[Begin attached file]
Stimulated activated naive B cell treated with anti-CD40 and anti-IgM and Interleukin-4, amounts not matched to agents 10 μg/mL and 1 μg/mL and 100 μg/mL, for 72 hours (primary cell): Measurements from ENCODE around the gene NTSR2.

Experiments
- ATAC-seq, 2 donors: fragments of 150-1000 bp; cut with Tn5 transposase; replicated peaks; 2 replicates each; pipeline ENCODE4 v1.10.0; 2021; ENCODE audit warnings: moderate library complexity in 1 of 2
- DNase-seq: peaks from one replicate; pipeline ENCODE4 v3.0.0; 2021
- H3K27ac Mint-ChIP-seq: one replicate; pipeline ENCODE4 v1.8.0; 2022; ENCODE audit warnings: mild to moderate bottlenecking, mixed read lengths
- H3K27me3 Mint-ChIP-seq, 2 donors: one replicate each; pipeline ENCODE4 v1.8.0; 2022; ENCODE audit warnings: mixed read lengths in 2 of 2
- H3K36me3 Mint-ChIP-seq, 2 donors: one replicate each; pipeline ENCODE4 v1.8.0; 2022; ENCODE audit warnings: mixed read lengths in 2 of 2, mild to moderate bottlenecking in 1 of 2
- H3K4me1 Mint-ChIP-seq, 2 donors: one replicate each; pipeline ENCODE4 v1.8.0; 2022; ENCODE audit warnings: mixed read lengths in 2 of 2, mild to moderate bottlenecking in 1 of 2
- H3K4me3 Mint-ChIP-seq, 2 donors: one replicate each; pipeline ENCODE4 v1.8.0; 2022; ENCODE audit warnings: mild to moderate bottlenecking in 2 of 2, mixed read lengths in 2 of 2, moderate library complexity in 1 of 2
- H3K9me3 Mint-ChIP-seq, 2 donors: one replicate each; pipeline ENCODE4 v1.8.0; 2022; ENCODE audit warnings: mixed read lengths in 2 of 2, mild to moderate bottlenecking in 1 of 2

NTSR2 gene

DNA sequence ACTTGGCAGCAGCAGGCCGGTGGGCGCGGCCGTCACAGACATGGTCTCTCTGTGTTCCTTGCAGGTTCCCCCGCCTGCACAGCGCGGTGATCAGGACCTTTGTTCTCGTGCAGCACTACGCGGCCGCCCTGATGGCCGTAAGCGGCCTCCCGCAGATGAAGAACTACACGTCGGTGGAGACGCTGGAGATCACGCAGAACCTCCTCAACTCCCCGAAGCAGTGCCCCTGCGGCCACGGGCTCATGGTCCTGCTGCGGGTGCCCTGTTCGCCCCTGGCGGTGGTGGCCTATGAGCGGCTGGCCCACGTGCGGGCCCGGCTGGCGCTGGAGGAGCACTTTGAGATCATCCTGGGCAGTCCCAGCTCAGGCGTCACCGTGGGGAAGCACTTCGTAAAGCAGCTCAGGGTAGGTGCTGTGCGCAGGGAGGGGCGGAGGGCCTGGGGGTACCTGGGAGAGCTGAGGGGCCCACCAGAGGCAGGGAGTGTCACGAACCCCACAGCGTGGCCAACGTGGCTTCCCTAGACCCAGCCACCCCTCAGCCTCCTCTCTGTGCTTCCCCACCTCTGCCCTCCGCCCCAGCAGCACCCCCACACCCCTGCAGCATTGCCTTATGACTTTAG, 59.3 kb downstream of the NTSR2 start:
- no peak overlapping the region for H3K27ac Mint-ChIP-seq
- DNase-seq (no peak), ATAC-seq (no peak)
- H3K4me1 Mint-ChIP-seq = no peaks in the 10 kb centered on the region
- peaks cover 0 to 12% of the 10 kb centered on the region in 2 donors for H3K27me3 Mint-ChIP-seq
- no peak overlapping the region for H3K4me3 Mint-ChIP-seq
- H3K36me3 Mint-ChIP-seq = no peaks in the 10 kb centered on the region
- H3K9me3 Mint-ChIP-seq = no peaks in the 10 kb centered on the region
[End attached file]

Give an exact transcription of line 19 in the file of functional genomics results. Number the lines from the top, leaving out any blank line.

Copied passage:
- H3K9me3 Mint-ChIP-seq = no peaks in the 10 kb centered on the region